By Colin Foster
March 6, 2014
By Colin Foster
TROY — Programs like Reading Buddies and Lunch Buddies are designed to give young students in Troy City Schools positive role models.
A new program started this year with a similar goal in mind. The second grade Pen Pals Program, an idea created by four Troy High School students, began last month. Since Valentine’s Day, more than 70 high school volunteers from Troy have been writing back-and-forth with the five classes of second graders at Concord Elementary.
• “Going Global”
Morgan Brown, Kina Sekito, Annie Zhang and Abbi Flamm approached Concord teacher Myra Sanders a few months ago with an idea to make the first grade Reading Buddies Program “more global,” according to Sanders.
“They really wanted to do this at every elementary school in Troy,” Sanders explained. “I applauded and admired their energy and their excitement about it. It’s a great program, the trouble was we just needed to find the volunteers. They have taken it upon themselves, this is their mission — they want to have all of Concord and all of Forest Elementary first graders (involved) … I kind of told them that starting off with every elementary might be a little daunting at first.”
The goal was to get two schools affiliated with pen pals in the first year — but Sanders and the high schoolers are hoping the program get even bigger in the upcoming years.
“They have met with me, and they are making a promotional video, we’re having meetings … they have taken it upon themselves to make this a huge deal,” Sanders said.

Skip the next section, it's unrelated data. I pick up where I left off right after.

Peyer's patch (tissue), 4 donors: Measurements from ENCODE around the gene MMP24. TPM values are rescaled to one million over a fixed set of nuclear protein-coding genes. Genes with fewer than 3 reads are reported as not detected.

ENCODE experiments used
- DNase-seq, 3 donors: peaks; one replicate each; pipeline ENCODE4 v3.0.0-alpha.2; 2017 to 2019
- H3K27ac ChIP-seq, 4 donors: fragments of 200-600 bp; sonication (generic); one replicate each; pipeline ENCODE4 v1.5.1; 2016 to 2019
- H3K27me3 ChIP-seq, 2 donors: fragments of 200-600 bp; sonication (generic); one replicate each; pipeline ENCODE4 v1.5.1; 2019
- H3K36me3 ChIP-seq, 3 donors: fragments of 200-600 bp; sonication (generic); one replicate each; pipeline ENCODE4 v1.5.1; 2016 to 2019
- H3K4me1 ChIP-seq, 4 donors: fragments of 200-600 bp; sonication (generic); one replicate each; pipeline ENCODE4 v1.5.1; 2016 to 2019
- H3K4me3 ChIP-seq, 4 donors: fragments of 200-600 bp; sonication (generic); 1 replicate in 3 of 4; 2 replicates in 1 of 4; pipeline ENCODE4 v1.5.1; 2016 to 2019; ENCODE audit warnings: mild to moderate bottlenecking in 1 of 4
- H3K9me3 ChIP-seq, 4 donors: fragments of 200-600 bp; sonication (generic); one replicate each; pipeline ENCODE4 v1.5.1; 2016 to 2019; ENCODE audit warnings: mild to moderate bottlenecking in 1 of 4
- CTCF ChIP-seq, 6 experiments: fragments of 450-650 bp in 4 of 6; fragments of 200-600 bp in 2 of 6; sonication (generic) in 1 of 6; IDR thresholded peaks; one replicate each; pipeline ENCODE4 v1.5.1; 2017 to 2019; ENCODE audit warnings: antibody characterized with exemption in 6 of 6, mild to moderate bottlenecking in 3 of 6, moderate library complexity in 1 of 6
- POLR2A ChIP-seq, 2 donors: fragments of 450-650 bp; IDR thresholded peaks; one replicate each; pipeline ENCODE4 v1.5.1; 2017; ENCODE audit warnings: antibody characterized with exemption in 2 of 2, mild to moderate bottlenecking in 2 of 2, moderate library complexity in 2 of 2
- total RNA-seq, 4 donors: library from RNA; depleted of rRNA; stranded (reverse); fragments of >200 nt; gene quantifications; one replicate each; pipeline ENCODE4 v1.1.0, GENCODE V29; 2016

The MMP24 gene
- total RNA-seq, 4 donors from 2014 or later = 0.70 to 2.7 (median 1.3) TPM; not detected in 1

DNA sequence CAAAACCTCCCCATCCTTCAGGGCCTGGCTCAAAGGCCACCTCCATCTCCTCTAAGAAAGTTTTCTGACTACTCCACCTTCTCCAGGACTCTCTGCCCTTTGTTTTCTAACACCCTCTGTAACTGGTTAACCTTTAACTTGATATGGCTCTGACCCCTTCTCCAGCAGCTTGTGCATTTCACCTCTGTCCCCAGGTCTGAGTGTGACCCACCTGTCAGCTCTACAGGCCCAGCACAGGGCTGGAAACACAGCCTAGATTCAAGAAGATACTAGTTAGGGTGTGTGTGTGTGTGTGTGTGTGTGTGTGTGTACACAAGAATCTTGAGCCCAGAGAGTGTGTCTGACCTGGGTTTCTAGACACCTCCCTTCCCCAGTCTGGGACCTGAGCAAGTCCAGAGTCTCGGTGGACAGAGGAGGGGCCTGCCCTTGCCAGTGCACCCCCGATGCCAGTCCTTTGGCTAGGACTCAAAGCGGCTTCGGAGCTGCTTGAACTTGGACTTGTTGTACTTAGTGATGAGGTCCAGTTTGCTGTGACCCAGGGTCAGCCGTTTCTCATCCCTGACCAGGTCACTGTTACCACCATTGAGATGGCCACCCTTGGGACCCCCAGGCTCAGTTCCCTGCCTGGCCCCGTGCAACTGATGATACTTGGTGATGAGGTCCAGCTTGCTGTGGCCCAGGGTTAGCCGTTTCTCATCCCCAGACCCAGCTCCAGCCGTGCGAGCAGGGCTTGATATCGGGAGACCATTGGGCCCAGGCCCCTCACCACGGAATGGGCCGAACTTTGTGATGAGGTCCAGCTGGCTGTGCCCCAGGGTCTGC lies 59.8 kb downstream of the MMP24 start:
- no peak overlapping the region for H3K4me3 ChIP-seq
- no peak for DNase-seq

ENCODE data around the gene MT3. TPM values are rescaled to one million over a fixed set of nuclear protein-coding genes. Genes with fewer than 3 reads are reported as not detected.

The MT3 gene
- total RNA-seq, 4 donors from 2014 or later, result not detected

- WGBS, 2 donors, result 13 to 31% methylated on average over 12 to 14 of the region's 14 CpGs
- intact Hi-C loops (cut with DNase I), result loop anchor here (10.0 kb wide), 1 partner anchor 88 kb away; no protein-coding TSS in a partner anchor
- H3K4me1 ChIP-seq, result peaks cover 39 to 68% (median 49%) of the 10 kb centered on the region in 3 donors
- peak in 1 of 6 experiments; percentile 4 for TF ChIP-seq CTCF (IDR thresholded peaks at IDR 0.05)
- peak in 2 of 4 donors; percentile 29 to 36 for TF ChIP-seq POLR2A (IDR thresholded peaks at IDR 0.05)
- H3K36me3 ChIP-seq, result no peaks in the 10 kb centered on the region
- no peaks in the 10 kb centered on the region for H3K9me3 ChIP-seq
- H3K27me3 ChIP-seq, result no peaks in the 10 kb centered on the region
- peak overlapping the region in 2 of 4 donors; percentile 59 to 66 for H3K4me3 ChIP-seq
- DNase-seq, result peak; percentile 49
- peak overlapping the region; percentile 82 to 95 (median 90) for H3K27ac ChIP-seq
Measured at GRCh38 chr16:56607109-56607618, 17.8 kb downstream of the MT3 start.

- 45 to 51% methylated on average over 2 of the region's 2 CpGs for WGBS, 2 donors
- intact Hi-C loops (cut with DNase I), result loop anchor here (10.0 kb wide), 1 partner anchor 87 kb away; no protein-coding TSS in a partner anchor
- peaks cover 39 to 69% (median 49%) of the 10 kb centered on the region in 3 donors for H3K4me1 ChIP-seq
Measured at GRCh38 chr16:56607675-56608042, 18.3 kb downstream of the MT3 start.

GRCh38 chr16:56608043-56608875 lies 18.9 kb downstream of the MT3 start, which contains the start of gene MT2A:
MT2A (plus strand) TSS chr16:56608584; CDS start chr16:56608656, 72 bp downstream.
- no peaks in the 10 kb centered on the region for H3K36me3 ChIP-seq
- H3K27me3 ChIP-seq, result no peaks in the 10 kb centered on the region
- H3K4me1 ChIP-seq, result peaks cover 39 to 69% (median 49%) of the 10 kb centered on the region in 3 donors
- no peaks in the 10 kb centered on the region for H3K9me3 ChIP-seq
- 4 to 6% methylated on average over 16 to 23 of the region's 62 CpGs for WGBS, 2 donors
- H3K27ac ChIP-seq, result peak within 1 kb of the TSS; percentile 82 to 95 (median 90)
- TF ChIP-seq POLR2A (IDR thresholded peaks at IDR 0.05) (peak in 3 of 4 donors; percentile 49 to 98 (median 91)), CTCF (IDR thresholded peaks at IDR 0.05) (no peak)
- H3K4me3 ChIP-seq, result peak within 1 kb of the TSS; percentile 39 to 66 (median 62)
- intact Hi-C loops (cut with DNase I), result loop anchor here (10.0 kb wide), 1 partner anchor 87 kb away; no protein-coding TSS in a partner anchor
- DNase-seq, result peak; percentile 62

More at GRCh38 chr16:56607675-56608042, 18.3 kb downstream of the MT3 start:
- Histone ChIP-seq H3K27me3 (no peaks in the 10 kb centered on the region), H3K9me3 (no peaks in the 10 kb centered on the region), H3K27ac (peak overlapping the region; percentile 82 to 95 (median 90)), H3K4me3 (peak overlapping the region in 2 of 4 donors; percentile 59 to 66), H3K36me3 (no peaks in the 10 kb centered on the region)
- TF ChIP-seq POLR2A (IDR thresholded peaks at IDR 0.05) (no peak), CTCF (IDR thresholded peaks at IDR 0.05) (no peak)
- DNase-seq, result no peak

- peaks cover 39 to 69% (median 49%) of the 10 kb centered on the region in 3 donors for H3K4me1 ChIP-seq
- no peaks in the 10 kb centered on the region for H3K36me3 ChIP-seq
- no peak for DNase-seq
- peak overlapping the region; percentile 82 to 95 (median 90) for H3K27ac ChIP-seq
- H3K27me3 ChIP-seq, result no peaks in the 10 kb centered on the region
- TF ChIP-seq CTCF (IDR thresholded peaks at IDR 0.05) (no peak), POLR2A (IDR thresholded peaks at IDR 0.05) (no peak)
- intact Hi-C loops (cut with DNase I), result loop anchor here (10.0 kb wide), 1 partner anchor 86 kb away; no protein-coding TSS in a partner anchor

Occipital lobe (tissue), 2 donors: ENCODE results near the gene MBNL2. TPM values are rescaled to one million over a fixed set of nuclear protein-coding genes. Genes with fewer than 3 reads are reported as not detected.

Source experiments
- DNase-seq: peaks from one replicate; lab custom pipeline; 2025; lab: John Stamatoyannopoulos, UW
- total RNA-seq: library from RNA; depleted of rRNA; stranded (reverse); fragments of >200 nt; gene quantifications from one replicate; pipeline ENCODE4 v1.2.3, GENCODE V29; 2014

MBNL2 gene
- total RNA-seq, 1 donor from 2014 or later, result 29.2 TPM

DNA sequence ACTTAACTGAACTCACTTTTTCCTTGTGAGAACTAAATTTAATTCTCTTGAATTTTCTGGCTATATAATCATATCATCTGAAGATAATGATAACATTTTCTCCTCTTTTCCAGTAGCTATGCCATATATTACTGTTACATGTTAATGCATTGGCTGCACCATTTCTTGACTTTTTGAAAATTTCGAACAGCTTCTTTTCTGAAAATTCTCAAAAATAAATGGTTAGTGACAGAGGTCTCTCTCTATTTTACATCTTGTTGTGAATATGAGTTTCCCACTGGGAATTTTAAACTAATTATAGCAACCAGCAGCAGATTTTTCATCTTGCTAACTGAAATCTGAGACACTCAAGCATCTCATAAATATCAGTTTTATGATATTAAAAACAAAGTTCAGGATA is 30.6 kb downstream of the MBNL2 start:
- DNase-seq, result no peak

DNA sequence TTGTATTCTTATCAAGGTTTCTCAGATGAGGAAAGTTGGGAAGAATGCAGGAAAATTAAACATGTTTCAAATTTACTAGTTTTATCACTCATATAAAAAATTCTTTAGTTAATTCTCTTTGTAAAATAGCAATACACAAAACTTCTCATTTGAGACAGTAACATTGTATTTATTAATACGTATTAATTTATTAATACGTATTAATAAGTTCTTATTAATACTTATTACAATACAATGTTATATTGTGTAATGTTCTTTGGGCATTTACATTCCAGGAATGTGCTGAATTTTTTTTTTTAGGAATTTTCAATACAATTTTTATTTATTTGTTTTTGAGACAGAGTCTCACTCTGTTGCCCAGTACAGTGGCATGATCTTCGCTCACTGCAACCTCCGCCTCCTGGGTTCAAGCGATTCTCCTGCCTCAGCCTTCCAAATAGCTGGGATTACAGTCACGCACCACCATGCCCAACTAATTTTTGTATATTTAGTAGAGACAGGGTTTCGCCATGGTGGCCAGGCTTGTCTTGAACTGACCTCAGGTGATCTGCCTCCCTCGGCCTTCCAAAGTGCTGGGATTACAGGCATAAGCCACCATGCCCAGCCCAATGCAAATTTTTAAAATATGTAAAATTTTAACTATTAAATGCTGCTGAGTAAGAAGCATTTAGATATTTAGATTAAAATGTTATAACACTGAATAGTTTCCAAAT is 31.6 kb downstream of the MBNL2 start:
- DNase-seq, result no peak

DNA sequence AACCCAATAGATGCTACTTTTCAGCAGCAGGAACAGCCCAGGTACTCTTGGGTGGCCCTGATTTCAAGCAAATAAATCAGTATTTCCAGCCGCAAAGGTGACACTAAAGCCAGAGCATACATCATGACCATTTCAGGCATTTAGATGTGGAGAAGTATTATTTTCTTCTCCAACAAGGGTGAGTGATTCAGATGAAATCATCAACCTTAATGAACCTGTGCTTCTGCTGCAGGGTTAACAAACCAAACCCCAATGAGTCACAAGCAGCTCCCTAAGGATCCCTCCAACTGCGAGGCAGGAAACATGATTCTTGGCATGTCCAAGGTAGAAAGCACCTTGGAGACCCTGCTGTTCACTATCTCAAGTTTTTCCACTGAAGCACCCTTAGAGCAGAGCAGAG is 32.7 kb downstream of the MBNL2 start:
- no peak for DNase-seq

Sanders said the teens are promoting pen pals through various social media sites such as Facebook, Twitter and Instagram.
• Reading Buddies
The Reading Buddies Program was started six years ago by Sanders.
The program pairs first graders with high school students, who make the trip to Concord read with their buddies when the high school day ends.
“When these kids were in first grade, I paired up high school students to be their reading buddies,” Sanders said. “I’ve been doing this for six years. Every student in my class and the class next door had a high school student that was a reading buddy, and they came once a week after their school day ends. At 3 p.m., they would come to our school and read with our first graders every single week.”
One thing Sanders picked up on from doing reading buddies is that young students responded well to having help from high school peers. Reading Buddies is also a win-win for both parties involved as it allows juniors and seniors to get their required community service hours.
“The look on their faces when that high school kid comes in … it’s like hero, idol, worship — plus it’s a great way to teach the high school kids that year-long commitment,” Sanders said.
• Two Programs Go Hand and Hand
With the Reading Buddies Program already in place for the current school year, the group of girls from THS came up with an idea to make an impact this year.
That idea was the Pen Pals Program — which was set up to be continuation program with Reading Buddies. Brown, Sekito, Zhang and Flamm came up with the idea for pen pals as a way to interact with and impact the youth of Troy City Schools.